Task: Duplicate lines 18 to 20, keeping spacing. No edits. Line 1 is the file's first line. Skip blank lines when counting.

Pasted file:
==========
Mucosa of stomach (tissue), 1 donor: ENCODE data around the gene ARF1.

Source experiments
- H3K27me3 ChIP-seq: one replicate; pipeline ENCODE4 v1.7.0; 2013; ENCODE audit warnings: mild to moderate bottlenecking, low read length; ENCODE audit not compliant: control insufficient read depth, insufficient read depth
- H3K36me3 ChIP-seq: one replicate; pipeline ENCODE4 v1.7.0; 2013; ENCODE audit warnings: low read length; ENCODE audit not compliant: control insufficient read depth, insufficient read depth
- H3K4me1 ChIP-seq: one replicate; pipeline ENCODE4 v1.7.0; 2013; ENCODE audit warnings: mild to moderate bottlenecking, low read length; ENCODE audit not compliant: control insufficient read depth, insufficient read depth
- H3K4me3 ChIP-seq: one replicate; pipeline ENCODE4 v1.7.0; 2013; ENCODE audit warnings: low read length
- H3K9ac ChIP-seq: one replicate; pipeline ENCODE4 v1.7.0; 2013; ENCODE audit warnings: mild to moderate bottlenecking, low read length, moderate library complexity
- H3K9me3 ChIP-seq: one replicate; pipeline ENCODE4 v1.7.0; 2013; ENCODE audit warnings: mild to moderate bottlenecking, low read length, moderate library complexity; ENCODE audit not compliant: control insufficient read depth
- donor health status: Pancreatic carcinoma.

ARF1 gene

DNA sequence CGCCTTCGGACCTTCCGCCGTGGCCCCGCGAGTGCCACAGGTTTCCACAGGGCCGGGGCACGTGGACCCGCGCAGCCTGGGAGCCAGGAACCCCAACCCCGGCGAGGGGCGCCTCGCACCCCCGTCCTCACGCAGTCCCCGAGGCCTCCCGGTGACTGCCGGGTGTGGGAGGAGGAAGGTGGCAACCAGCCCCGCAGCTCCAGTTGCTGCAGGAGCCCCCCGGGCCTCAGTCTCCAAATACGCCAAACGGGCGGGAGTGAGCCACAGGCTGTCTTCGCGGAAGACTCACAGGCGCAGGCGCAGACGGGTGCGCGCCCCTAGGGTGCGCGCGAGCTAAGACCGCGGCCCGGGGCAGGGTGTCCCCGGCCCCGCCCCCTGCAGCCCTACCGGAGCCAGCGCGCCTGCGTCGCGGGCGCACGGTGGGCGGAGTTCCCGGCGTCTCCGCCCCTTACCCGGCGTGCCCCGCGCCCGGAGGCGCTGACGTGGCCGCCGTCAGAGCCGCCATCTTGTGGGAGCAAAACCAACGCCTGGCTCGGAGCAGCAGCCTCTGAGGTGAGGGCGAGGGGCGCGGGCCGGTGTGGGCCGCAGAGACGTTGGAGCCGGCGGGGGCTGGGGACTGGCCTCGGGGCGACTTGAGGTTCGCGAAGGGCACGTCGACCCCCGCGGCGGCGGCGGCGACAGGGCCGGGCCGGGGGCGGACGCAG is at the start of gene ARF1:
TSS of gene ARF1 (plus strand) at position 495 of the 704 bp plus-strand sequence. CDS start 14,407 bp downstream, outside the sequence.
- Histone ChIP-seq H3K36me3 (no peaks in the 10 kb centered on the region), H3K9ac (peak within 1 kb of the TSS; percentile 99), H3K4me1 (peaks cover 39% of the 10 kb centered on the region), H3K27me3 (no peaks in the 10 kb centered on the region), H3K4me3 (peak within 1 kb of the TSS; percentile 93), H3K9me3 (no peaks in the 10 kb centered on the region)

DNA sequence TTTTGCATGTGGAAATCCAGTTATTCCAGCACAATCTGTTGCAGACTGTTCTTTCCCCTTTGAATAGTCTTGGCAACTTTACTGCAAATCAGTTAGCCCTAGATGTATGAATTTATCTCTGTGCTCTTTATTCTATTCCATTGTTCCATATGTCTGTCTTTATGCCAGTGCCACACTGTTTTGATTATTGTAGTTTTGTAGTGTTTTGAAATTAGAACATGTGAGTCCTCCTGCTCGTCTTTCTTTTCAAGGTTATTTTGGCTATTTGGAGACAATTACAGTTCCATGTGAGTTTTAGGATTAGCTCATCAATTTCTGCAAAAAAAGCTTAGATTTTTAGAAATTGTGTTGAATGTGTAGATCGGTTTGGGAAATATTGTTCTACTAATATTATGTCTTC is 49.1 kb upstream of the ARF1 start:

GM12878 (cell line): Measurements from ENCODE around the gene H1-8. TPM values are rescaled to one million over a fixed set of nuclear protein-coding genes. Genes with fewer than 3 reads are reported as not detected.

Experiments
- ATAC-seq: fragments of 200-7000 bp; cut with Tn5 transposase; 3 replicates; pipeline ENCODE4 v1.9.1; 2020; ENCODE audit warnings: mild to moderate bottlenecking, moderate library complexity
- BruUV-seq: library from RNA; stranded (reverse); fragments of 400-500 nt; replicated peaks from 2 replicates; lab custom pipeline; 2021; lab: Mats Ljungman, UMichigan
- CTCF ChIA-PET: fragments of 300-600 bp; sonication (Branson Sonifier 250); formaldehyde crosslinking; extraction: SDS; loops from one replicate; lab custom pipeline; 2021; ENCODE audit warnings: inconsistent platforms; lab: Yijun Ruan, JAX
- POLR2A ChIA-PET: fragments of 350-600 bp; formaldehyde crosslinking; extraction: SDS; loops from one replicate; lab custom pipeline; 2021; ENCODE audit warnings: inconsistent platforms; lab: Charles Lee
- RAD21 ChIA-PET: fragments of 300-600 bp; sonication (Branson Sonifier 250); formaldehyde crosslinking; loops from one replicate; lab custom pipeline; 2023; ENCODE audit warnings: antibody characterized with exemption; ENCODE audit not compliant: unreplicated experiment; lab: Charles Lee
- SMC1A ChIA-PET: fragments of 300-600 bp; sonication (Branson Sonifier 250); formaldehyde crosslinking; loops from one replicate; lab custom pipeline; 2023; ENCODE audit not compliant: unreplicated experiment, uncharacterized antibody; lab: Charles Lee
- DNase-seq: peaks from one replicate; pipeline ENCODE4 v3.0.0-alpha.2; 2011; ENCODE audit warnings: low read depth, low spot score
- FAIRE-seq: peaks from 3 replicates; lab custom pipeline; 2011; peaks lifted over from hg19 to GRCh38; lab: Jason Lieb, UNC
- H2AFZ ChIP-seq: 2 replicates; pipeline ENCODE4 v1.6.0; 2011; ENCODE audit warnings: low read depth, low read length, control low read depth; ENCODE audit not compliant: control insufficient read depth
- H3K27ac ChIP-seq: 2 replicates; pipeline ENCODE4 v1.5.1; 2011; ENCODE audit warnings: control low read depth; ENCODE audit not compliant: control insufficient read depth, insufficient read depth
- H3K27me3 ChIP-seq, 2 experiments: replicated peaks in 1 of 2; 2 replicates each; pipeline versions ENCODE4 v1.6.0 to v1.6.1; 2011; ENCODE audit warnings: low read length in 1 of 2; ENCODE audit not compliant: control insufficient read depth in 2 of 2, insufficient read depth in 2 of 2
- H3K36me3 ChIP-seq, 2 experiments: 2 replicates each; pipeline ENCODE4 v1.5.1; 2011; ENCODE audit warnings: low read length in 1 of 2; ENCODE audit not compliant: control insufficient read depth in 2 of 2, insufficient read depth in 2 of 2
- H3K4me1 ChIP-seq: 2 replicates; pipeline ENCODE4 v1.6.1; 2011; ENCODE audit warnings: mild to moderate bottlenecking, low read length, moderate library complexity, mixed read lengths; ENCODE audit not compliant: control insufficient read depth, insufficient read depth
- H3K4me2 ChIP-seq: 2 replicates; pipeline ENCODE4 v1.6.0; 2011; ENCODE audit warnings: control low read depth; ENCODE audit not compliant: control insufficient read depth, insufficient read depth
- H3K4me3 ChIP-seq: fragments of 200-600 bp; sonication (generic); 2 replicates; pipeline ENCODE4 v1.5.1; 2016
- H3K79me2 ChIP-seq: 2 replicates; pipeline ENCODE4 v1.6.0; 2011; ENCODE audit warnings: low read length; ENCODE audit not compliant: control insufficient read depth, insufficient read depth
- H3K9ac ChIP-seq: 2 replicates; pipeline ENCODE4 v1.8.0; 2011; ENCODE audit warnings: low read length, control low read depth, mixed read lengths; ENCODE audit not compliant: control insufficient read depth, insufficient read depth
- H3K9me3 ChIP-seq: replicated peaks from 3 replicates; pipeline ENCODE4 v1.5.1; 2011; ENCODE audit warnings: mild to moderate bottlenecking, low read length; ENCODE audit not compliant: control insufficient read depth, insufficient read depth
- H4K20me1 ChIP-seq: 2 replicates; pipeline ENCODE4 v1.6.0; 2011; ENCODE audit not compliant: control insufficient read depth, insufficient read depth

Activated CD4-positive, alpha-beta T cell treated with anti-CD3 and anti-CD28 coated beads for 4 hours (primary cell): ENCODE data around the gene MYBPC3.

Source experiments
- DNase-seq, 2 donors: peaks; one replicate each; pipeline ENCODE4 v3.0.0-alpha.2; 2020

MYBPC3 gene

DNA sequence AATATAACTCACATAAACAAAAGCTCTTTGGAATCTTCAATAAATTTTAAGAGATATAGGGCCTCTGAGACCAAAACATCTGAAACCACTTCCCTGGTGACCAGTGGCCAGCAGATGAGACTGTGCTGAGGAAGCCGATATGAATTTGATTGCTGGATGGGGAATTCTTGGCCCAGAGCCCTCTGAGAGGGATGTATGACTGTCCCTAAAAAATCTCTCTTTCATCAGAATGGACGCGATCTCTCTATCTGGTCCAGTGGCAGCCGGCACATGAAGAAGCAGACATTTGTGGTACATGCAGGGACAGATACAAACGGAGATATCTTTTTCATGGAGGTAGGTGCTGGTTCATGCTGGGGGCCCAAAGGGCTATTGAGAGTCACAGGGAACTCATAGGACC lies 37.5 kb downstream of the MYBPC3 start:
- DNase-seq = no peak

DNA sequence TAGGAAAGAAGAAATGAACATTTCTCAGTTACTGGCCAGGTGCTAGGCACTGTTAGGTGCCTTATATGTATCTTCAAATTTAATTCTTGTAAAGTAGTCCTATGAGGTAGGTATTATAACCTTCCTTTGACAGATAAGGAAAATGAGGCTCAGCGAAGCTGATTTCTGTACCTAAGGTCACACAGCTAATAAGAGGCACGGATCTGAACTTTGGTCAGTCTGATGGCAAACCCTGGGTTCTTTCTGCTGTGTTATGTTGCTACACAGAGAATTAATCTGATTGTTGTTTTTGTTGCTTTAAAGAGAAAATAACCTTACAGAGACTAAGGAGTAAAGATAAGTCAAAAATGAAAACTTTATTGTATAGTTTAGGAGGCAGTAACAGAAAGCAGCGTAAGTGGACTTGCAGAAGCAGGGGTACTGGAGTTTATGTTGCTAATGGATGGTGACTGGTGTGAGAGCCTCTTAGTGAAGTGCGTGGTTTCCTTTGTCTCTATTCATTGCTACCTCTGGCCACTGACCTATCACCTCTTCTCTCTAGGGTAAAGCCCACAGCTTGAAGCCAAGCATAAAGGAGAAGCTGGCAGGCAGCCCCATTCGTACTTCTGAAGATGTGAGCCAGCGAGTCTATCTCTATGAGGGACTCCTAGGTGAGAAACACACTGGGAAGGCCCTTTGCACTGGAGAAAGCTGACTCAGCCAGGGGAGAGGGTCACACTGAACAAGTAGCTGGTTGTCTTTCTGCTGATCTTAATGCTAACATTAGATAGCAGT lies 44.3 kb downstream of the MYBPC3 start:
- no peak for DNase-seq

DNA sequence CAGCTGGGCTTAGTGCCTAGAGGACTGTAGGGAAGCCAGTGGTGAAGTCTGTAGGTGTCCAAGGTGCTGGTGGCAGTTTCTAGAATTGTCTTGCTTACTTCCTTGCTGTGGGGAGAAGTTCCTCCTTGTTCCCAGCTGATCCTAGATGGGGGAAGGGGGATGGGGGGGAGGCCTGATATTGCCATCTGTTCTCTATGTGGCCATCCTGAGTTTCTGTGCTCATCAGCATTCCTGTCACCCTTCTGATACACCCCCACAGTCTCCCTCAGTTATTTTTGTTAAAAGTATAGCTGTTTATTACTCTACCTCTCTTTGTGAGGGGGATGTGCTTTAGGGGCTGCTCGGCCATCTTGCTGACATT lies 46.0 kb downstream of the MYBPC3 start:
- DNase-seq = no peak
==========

- BruUV-seq: library from RNA; stranded (reverse); fragments of 400-500 nt; replicated peaks from 2 replicates; lab custom pipeline; 2021; lab: Mats Ljungman, UMichigan
- CTCF ChIA-PET: fragments of 300-600 bp; sonication (Branson Sonifier 250); formaldehyde crosslinking; extraction: SDS; loops from one replicate; lab custom pipeline; 2021; ENCODE audit warnings: inconsistent platforms; lab: Yijun Ruan, JAX
- POLR2A ChIA-PET: fragments of 350-600 bp; formaldehyde crosslinking; extraction: SDS; loops from one replicate; lab custom pipeline; 2021; ENCODE audit warnings: inconsistent platforms; lab: Charles Lee